We chose October 6th because the Afghanistan War was due to begin its second decade. Over 4,000 people have taken this pledge:
"I pledge that if any U.S. troops, contractors, or mercenaries remain in Afghanistan on Thursday, October 6, 2011, as that occupation goes into its 11th year, I will commit to being in Freedom Plaza in Washington, D.C., with others on that day with the intention of making it our Tahrir Square, Cairo, our Madison, Wisconsin, where we will NONVIOLENTLY resist the corporate machine to demand that our resources are invested in human needs and environmental protection instead of war and exploitation. We can do this together. We will be the beginning ."
I hope you'll go and pledge the same at October2011.org
It has been three years now since a Russian ambassador to Afghanistan said the United States had repeated all of the Soviet Union's mistakes in Afghanistan and had moved on to new ones. Mistakes is a common euphemism for crimes and other words that we would be applying were ours the country violently occupied, were ours the bulk of the deaths and misery, were our doors being kicked in and our loved ones disappeared, were the missiles hitting our homes.
Every year, of course, as British Member of Parliament Rory Stewart recently pointed out, top western officials have claimed that whatever year it was would be the decisive one. And each year it has not been. This past week, the United Nations reported an increase in violence in Afghanistan of about 40 percent over last year. NATO deemed that story inappropriate and announced its own findings the very next day. It turns out that, if you believe violence isn't violence when it's committed by the United States and allies, then you can look at certain types of violence initiated purely by Afghans and identify a dramatic decrease of . . . wait for it . . . 2 percent.
But don't book that Afghan vacation just yet.
Migratory birds have been avoiding Afghanistan for some years now. Afghans with higher educations have been leaving for decades. War profiteers, and occupation profiteers, and so-called reconstruction profiteers seem to know their way out. But imperial rulers, whether British or Soviet or U.S., Nobel Peace Prize winners or otherwise, seem utterly incapable of withdrawing other people's kids from Afghan wars until no other option remains.
And why this inability to leave? Why stay? It's not to track down Osama bin Laden on the off chance he wasn't really given that proper Muslim sea burial. It's not to find the number 8 regional leader in al Qaeda, and certainly not to oppose the Taliban which feeds off the occupation. It may be for politics, but U.S. opinion polls could hardly scream "Get out!" more clearly. It is almost certainly for profits and pipelines and permanent bases. A U.S. executive, er excuse me "job creator," told NPR this summer that if the occupation of Afghanistan were scaled back he really hoped there could be a big occupation of Libya.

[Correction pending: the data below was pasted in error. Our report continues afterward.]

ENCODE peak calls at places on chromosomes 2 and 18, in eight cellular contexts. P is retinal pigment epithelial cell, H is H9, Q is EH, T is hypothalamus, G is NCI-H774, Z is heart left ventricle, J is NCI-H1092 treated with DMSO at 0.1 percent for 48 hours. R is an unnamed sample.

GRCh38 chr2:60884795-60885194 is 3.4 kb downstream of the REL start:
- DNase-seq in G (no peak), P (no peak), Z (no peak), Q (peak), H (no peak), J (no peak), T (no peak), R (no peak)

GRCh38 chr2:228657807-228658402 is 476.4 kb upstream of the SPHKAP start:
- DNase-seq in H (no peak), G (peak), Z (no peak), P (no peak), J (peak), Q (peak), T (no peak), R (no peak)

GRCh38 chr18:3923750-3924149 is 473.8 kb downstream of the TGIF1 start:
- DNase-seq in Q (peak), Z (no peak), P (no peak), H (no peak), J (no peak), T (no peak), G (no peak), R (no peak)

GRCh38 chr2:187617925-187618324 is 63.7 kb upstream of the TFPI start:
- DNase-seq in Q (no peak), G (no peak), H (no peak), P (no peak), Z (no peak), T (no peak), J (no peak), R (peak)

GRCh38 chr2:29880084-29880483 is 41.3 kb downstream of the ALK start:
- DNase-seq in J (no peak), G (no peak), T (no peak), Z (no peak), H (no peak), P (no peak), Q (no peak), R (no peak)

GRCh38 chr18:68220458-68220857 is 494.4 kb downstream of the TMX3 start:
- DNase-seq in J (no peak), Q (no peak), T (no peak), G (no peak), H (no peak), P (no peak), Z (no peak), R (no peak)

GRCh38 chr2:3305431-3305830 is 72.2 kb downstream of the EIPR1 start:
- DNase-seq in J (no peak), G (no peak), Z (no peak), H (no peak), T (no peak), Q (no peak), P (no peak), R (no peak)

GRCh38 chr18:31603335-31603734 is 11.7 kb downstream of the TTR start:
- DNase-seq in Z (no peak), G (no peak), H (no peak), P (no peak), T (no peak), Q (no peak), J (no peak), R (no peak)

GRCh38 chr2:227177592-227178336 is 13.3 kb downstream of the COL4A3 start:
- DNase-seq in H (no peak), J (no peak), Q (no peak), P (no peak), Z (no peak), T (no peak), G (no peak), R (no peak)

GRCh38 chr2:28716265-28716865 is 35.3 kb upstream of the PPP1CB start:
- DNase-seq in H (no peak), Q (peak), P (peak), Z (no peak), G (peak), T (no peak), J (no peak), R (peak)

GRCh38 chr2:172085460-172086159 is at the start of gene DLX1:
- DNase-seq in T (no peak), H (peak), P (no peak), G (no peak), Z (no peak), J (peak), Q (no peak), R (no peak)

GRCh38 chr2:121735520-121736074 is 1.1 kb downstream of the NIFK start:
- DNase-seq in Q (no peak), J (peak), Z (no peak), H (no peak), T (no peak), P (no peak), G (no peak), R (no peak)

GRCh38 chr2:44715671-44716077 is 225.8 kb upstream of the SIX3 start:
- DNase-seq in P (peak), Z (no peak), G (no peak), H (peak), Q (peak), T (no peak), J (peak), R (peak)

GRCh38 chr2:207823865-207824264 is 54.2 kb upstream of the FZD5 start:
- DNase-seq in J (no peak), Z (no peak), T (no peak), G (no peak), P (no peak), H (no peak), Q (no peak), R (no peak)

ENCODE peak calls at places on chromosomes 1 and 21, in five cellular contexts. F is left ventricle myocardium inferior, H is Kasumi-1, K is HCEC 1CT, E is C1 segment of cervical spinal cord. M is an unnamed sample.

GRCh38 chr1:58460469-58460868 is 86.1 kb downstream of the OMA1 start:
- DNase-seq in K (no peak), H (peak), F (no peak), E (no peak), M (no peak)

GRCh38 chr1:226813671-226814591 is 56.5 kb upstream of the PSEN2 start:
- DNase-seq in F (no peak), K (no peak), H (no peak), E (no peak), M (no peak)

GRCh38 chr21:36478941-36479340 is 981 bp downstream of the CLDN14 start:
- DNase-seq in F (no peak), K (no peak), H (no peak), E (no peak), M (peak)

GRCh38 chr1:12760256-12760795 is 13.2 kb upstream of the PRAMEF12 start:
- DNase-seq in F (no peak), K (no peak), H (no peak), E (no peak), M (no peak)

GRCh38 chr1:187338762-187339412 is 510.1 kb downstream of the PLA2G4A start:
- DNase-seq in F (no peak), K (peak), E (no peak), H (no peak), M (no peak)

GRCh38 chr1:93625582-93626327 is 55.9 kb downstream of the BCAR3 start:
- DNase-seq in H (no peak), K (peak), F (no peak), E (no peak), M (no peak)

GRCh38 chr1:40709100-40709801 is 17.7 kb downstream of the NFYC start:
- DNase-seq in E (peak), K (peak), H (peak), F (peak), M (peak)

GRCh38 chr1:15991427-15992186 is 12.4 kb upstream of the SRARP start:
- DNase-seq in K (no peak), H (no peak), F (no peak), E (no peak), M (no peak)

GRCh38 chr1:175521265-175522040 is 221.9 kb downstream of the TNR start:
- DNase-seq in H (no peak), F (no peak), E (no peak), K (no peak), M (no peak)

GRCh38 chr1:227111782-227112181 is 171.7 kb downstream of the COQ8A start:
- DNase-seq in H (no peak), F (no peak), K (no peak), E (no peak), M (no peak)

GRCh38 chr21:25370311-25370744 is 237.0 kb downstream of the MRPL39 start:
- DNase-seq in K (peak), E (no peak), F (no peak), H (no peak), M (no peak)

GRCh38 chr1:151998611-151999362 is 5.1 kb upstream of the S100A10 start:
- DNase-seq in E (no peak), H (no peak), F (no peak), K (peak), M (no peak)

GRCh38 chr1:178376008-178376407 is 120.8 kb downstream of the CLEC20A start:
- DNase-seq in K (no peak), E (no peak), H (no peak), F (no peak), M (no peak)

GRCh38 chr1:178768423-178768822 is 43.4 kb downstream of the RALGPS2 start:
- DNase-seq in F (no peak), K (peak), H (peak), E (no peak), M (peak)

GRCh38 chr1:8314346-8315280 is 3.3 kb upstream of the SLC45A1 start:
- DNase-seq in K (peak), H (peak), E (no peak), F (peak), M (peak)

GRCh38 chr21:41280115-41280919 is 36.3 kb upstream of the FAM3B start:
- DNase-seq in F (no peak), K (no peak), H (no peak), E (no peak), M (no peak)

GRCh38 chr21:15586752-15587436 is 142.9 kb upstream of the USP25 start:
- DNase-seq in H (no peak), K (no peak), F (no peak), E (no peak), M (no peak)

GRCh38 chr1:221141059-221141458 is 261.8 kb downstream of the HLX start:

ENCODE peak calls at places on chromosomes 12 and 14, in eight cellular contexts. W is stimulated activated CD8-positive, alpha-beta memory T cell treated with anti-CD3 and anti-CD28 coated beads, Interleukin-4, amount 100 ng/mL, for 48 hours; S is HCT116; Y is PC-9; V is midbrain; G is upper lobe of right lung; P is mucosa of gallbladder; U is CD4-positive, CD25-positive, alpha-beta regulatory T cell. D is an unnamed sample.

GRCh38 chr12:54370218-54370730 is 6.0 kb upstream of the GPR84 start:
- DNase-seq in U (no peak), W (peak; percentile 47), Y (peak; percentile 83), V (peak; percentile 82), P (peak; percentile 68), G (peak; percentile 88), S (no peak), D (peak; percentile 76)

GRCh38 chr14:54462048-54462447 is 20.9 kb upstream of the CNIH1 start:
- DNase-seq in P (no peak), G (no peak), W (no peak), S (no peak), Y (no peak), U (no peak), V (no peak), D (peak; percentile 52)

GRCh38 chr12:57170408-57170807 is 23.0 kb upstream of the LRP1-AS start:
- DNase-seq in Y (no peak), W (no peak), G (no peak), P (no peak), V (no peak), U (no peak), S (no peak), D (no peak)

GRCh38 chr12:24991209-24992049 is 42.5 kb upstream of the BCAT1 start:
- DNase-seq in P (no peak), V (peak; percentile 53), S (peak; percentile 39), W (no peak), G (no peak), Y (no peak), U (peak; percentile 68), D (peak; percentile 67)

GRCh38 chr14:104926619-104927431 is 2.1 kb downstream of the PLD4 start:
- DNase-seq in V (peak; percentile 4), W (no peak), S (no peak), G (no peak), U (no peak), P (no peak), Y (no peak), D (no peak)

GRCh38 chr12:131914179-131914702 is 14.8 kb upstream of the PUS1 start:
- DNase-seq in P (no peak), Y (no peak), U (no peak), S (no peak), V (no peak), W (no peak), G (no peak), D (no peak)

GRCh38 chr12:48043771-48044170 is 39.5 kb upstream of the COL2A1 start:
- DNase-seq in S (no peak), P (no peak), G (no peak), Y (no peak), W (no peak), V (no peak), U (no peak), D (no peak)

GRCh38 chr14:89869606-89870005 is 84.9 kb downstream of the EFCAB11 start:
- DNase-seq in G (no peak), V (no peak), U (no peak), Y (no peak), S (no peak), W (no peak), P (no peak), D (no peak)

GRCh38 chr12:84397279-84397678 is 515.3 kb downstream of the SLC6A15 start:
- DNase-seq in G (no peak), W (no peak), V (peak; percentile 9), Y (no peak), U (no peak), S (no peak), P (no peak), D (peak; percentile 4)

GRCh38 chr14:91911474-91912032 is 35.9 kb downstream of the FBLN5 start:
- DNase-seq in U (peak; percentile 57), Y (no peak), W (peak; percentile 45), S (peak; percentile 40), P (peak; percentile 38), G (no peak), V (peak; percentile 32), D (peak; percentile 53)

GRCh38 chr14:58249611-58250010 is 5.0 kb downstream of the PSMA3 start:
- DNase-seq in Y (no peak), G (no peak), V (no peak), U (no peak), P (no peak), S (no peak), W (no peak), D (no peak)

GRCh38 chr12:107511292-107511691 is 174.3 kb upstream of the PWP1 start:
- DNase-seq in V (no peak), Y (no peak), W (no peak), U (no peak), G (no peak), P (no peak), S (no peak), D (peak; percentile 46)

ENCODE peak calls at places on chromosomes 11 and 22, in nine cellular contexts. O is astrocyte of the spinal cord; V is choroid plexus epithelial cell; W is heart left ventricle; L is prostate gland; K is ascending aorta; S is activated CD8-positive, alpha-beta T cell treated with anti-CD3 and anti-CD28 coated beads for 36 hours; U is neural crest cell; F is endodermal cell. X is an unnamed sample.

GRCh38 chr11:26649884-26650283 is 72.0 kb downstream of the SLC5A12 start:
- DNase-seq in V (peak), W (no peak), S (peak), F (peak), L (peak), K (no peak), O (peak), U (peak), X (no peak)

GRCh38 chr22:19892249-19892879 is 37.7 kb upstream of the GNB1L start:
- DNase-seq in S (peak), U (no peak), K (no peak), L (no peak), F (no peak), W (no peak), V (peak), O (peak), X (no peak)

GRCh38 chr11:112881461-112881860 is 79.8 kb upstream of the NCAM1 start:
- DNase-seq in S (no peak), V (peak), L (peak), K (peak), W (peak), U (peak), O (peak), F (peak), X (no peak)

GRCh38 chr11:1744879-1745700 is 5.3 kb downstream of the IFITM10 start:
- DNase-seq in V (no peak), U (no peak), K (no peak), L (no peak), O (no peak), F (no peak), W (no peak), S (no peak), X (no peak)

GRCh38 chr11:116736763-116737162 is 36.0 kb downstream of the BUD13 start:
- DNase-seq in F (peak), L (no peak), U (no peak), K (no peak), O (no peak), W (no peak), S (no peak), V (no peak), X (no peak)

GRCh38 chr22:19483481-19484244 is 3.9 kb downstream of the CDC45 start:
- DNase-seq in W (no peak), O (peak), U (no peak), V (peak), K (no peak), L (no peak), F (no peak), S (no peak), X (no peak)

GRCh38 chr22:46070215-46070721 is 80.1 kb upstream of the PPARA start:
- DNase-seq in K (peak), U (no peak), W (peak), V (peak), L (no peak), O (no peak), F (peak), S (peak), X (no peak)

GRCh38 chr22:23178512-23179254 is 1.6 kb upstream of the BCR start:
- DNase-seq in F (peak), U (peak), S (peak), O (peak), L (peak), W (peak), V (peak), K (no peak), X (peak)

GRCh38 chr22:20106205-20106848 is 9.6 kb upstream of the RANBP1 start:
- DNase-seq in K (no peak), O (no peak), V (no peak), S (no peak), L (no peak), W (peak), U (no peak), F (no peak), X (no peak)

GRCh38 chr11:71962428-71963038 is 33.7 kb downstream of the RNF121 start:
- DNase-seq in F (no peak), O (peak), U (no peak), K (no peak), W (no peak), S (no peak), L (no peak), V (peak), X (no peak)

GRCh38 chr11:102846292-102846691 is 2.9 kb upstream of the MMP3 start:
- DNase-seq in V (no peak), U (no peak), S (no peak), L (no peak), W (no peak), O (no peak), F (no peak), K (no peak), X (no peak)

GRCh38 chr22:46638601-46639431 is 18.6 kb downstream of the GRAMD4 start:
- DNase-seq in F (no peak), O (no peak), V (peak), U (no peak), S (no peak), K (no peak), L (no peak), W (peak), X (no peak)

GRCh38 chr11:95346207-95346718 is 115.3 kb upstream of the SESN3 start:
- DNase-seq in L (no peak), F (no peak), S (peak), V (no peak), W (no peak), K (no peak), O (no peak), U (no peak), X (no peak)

But there's apparently another reason why armed U.S. citizens and their foreign workers are still in Afghanistan, and it's not to keep us safe. The 2006 U.S. National Intelligence Estimate, among other studies, made clear that these wars make us less safe, not more. Almost four years ago, at a conference in Washington, D.C., on al Qaeda, former State Department Coordinator for Counterterrorism Daniel Benjamin listed ways to reduce the threat of terrorism. Afterwards, journalist Gareth Porter asked him whether ending the wars in Afghanistan and Iraq should have been on his list.
“You’re right,” he answered. And then he added, “But we can’t do that.”
“Why not,” Porter asked.
“Because,” he said, “we would have to tell the families of the soldiers who have died in those wars that their loved ones died in vain.”
Since then, of course, a lot more people have died in vain.
This is what it comes to, and why nonviolent occupations of our own back in Der "Homeland" are required. Our government has gone insane. It is killing people purely because it has already killed people.
War was banned by the nations of the world in 1928 and an 85-1 vote in the U.S. Senate in 1929 following a decade of work by a peace movement that refused to give up. And now we accept war as the air we breathe. In 2008 we may not have voted in "four more years," but we did get four more wars: Pakistan, Yemen, Somalia, Libya, added to Iraq and Afghanistan, with routine murders of particular human beings and those standing too close to them now openly inclusive of U.S. citizens.
To a growing extent, we see through this just as we see through austerity, environmental destruction, corporate welfare, and political corruption. But merely waiting for another money-soaked, gerrymandered, cable-tv-controlled election on unverifiable voting machines is not going to be sufficient. We're not against elections. This is not either-or. We're not against elections: we're demanding reforms that would allow us to have meaningful elections. But redirecting OccupyWallStreet energy into elections, as was done to Wisconsin, would be an act of betrayal.